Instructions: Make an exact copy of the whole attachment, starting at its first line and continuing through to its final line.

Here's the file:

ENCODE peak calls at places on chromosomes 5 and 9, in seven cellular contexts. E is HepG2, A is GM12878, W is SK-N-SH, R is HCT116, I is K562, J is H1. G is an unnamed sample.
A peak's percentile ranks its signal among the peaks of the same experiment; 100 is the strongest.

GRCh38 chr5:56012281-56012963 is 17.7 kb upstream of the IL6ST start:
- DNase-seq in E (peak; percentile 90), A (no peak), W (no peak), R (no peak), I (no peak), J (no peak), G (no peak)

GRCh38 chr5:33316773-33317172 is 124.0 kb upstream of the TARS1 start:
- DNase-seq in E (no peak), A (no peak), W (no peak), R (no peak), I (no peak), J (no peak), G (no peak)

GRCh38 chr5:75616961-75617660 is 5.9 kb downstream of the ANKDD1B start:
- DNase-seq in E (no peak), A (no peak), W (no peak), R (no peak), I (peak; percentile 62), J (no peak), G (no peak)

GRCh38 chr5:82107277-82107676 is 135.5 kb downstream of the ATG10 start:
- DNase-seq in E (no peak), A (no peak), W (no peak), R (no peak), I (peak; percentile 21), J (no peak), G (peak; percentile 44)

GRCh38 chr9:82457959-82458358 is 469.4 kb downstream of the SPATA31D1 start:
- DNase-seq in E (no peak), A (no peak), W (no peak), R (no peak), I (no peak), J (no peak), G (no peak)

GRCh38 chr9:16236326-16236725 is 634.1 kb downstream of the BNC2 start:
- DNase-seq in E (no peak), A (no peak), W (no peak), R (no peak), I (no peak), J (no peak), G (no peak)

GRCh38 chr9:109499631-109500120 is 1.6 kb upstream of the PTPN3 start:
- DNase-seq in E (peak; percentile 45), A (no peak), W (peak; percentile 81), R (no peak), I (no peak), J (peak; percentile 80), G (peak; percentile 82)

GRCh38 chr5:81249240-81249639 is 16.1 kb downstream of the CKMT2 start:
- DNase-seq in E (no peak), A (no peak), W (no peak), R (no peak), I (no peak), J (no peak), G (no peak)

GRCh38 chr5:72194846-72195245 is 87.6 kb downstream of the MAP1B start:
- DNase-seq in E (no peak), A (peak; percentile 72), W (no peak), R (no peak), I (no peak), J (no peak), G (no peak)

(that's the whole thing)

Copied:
ENCODE peak calls at places on chromosomes 5 and 9, in seven cellular contexts. E is HepG2, A is GM12878, W is SK-N-SH, R is HCT116, I is K562, J is H1. G is an unnamed sample.
A peak's percentile ranks its signal among the peaks of the same experiment; 100 is the strongest.

GRCh38 chr5:56012281-56012963 is 17.7 kb upstream of the IL6ST start:
- DNase-seq in E (peak; percentile 90), A (no peak), W (no peak), R (no peak), I (no peak), J (no peak), G (no peak)

GRCh38 chr5:33316773-33317172 is 124.0 kb upstream of the TARS1 start:
- DNase-seq in E (no peak), A (no peak), W (no peak), R (no peak), I (no peak), J (no peak), G (no peak)

GRCh38 chr5:75616961-75617660 is 5.9 kb downstream of the ANKDD1B start:
- DNase-seq in E (no peak), A (no peak), W (no peak), R (no peak), I (peak; percentile 62), J (no peak), G (no peak)

GRCh38 chr5:82107277-82107676 is 135.5 kb downstream of the ATG10 start:
- DNase-seq in E (no peak), A (no peak), W (no peak), R (no peak), I (peak; percentile 21), J (no peak), G (peak; percentile 44)

GRCh38 chr9:82457959-82458358 is 469.4 kb downstream of the SPATA31D1 start:
- DNase-seq in E (no peak), A (no peak), W (no peak), R (no peak), I (no peak), J (no peak), G (no peak)

GRCh38 chr9:16236326-16236725 is 634.1 kb downstream of the BNC2 start:
- DNase-seq in E (no peak), A (no peak), W (no peak), R (no peak), I (no peak), J (no peak), G (no peak)

GRCh38 chr9:109499631-109500120 is 1.6 kb upstream of the PTPN3 start:
- DNase-seq in E (peak; percentile 45), A (no peak), W (peak; percentile 81), R (no peak), I (no peak), J (peak; percentile 80), G (peak; percentile 82)

GRCh38 chr5:81249240-81249639 is 16.1 kb downstream of the CKMT2 start:
- DNase-seq in E (no peak), A (no peak), W (no peak), R (no peak), I (no peak), J (no peak), G (no peak)

GRCh38 chr5:72194846-72195245 is 87.6 kb downstream of the MAP1B start:
- DNase-seq in E (no peak), A (peak; percentile 72), W (no peak), R (no peak), I (no peak), J (no peak), G (no peak)